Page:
Eric Swalwell may have traded in a Hawaiian shirt and Annapolis protests for a tailored suit and MSNBC appearances, but he’s still guided by the political instincts he first showed as a student at the University of Maryland.
Currently serving in his fourth term as a Democratic Congressman from California’s 15th district in the San Francisco Bay area, Swalwell gained notoriety on the national scene for his frequent and outspoken criticism of former President Donald Trump’s policies. A brief 2020 White House run made him one of the youngest Presidential candidates in history, and in January 2021, he served as one of the nine impeachment managers in the case against Trump.
Swalwell will be the featured guest for The Feller Lecture—the College of Behavioral and Social Sciences’ signature event—on Wednesday, March 31 at 3:30 pm.
Swalwell says his passion for politics and public service was born on campus in College Park. The first in his family to attend college, Swalwell originally received a scholarship to play soccer at Campbell University in North Carolina, but when an injury sidelined him, he spent the summer of 2001 interning on Capitol Hill. By that fall, he had transferred to the University of Maryland to be closer to the nation’s capital and immediately became involved with the Student Government Association and advocating for issues important to the student body.
When the Sept. 11 terrorist attacks occurred during his first semester, Swalwell helped set up a scholarship for Terps who lost parents that day. He also worked with the College Park City Council to create a student liaison seat on the council, a position that remains in place today. Clad in a Hawaiian shirt, flip flops and a wig and wielding a megaphone, Swalwell organized protests at the State House in Annapolis and on campus to call attention to then-Gov. Robert L. Ehrlich Jr.’s efforts to raise tuition rates while vacationing in the Bahamas.
“It was a coming-of-age time for me on campus,” Swalwell said. “I feel like I have an eternal bond with the school.”
After graduating with a bachelor’s degree in government and politics, Swalwell went on to receive his law degree from the UMD Francis King Carey School of Law in 2006 before returning to his hometown of Dublin, Calif., in the San Francisco Bay area to work as a county prosecutor. Swalwell itched to get involved in local politics and considered running for city council when a mentor gave him a piece of advice that changed the course of his political career: Start smaller.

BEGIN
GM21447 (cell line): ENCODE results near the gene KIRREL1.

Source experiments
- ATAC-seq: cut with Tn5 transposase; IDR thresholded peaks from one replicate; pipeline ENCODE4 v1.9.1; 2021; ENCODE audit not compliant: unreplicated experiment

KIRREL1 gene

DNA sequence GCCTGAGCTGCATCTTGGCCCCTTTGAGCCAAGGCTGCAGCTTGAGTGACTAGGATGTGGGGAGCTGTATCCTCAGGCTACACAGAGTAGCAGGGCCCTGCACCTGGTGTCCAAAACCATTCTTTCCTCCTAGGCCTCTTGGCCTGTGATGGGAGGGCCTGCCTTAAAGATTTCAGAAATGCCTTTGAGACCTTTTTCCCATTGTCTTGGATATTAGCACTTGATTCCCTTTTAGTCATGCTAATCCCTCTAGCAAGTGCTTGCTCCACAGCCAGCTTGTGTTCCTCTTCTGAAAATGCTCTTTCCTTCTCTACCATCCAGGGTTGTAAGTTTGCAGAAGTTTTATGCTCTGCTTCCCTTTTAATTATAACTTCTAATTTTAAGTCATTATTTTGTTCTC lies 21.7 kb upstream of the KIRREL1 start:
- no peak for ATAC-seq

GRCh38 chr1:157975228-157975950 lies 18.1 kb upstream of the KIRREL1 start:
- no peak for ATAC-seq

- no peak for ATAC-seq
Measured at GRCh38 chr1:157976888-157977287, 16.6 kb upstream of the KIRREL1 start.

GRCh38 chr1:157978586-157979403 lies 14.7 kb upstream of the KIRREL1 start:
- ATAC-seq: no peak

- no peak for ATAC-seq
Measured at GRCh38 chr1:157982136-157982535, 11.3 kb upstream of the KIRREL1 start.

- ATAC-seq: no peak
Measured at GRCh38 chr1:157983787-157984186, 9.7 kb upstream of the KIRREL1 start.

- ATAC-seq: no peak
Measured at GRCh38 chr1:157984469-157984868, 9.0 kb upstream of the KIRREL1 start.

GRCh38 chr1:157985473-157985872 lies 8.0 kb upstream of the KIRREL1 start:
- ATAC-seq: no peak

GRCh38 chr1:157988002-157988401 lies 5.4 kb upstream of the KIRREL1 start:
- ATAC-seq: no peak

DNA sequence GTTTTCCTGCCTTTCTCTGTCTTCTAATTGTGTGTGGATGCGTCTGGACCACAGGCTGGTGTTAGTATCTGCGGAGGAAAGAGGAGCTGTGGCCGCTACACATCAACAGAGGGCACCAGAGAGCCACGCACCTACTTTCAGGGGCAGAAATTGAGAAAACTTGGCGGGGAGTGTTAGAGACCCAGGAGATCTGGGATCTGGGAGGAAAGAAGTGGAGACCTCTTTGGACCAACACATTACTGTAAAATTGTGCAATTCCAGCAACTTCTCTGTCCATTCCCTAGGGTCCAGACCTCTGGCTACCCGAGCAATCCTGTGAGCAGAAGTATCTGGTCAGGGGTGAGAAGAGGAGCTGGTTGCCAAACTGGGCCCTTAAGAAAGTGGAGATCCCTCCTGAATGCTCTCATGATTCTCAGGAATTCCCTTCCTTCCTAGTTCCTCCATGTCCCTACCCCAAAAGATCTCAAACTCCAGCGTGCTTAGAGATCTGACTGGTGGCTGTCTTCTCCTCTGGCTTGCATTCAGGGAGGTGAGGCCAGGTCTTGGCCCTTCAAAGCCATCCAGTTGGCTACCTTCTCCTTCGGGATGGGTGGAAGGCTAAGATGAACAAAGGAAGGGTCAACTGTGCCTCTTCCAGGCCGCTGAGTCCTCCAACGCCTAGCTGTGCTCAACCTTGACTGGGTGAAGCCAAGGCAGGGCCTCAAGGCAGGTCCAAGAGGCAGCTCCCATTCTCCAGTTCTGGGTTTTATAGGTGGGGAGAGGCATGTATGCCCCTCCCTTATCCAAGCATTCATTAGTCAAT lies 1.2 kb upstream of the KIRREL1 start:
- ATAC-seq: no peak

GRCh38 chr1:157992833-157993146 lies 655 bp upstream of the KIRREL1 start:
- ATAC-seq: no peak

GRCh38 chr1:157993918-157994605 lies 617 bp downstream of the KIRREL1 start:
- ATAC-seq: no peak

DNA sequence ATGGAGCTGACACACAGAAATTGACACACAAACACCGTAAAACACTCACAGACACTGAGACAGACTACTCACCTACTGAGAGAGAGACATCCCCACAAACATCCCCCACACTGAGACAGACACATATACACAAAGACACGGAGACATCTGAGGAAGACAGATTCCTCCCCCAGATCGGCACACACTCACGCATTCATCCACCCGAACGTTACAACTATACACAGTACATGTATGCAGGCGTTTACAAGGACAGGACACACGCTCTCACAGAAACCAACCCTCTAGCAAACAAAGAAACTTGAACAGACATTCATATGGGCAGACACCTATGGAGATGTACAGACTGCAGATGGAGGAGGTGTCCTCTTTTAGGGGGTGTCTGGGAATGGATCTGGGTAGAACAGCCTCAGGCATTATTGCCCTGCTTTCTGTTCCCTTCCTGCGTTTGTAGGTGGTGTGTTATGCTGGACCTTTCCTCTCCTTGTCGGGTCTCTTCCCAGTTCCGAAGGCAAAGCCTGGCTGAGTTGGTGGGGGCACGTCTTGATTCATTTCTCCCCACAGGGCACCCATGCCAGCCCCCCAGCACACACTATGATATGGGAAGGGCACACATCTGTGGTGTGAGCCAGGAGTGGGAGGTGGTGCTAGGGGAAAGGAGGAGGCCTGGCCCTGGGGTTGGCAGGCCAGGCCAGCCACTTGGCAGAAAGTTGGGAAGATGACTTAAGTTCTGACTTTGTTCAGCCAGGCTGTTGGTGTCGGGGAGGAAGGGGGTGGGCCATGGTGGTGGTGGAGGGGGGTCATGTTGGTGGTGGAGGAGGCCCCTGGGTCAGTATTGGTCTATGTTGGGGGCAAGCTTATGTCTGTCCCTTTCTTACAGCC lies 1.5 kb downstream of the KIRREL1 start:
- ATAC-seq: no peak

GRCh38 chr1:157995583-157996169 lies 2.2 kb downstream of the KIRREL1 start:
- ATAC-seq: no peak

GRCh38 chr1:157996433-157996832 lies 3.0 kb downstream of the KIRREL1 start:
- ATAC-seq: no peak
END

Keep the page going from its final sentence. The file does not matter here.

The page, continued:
“Had I run for city council right out of law school, I certainly would have lost, and I would have been demoralized by the loss and probably would have never run for office again,” Swalwell said. “I would have missed out on a lot of other opportunities.”
Instead, Swalwell took on appointments to the local arts and planning commissions before running successfully for that city council seat. In 2012, he challenged a 40-year incumbent congressman in his district and prevailed in the hotly contested race.
“If you run for an issue, you’ll find the seat, and for me, the issue was lifting up a town where I grew up that was a blue-collar town where there weren’t a whole lot of opportunities but was trying to shed that image and become a place where people wanted to live,” Swalwell said. “By doing that, I had something to run for when I got to Congress because there are a lot of places in America that were like my hometown.”
When he returned to College Park in December 2018 to address winter graduates from the College of Behavioral and Social Sciences, Swalwell encouraged a younger generation of Terps to consider a similar path to public office.
“It’s exciting,” Swalwell said. “It’s the greatest country in the world and there are challenges to our democracy, and I get to try to do something about it.”